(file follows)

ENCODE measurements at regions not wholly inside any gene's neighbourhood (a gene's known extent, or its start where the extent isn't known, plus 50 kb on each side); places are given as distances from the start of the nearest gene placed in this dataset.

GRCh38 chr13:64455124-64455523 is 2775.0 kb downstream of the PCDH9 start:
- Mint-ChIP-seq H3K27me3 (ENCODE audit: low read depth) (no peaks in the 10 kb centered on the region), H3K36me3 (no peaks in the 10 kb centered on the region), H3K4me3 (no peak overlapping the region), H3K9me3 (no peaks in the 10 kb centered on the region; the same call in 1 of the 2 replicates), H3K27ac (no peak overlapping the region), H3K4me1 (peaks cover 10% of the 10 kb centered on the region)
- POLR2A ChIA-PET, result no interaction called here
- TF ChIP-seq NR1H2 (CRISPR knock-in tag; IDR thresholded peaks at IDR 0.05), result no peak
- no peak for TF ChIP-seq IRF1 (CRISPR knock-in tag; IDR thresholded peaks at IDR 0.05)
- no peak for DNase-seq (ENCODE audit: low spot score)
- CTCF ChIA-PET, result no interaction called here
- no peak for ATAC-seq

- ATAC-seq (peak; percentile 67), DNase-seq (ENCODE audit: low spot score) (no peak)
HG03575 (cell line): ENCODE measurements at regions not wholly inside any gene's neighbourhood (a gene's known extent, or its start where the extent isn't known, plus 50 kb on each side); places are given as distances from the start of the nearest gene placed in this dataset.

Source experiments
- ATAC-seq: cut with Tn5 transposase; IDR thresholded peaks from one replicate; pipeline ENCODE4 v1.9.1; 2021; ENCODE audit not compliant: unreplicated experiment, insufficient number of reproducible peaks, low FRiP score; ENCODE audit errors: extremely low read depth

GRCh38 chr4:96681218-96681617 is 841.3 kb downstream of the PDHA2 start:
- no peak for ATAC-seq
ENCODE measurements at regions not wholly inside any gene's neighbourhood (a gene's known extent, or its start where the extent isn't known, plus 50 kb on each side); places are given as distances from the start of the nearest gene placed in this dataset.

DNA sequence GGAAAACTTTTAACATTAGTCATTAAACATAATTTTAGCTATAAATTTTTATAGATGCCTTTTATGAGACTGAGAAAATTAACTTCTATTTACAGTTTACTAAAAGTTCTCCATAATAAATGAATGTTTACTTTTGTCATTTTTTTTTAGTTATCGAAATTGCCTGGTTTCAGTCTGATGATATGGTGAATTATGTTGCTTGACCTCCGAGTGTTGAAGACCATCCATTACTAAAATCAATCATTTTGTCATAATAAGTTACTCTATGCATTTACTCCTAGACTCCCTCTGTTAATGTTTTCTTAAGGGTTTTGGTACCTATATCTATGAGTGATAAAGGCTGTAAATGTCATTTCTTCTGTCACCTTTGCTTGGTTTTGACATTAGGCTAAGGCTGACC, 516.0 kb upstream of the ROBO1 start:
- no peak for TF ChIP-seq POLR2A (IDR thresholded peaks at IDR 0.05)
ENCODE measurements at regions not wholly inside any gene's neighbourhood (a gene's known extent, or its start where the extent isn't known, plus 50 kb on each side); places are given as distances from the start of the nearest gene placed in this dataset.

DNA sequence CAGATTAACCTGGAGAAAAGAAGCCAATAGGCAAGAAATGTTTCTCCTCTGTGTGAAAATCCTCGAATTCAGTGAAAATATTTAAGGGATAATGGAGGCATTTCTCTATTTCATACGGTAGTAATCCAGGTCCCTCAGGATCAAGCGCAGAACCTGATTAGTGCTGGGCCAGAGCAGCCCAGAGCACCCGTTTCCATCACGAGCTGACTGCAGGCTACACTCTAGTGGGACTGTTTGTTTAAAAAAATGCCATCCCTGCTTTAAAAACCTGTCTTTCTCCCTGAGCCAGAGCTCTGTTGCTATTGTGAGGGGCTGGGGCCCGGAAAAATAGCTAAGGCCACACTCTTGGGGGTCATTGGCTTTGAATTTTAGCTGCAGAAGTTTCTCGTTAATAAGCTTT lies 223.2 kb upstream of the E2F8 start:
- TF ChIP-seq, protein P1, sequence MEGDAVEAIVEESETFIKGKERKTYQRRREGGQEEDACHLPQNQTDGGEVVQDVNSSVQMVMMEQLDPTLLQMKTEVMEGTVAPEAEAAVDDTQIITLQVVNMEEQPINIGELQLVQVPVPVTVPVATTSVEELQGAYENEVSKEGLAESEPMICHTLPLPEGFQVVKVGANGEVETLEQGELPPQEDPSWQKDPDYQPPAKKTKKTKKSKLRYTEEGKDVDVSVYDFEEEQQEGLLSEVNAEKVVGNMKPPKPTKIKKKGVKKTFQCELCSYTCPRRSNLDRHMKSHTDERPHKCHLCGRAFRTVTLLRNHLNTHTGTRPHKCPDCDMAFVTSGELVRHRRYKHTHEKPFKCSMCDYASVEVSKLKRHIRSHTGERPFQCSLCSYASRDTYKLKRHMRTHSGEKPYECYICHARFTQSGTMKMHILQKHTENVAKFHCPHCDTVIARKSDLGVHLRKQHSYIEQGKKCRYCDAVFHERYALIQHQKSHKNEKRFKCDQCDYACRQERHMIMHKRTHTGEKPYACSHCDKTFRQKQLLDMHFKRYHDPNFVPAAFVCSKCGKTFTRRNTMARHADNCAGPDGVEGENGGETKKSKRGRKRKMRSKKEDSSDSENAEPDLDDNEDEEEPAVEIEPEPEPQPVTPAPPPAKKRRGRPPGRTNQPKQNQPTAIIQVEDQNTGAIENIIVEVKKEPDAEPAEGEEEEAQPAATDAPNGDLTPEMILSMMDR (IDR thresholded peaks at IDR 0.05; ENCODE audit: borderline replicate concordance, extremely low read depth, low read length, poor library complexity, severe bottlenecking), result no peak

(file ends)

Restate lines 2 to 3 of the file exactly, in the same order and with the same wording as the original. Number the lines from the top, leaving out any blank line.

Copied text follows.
GRCh38 chr13:64455124-64455523 is 2775.0 kb downstream of the PCDH9 start:
- Mint-ChIP-seq H3K27me3 (ENCODE audit: low read depth) (no peaks in the 10 kb centered on the region), H3K36me3 (no peaks in the 10 kb centered on the region), H3K4me3 (no peak overlapping the region), H3K9me3 (no peaks in the 10 kb centered on the region; the same call in 1 of the 2 replicates), H3K27ac (no peak overlapping the region), H3K4me1 (peaks cover 10% of the 10 kb centered on the region)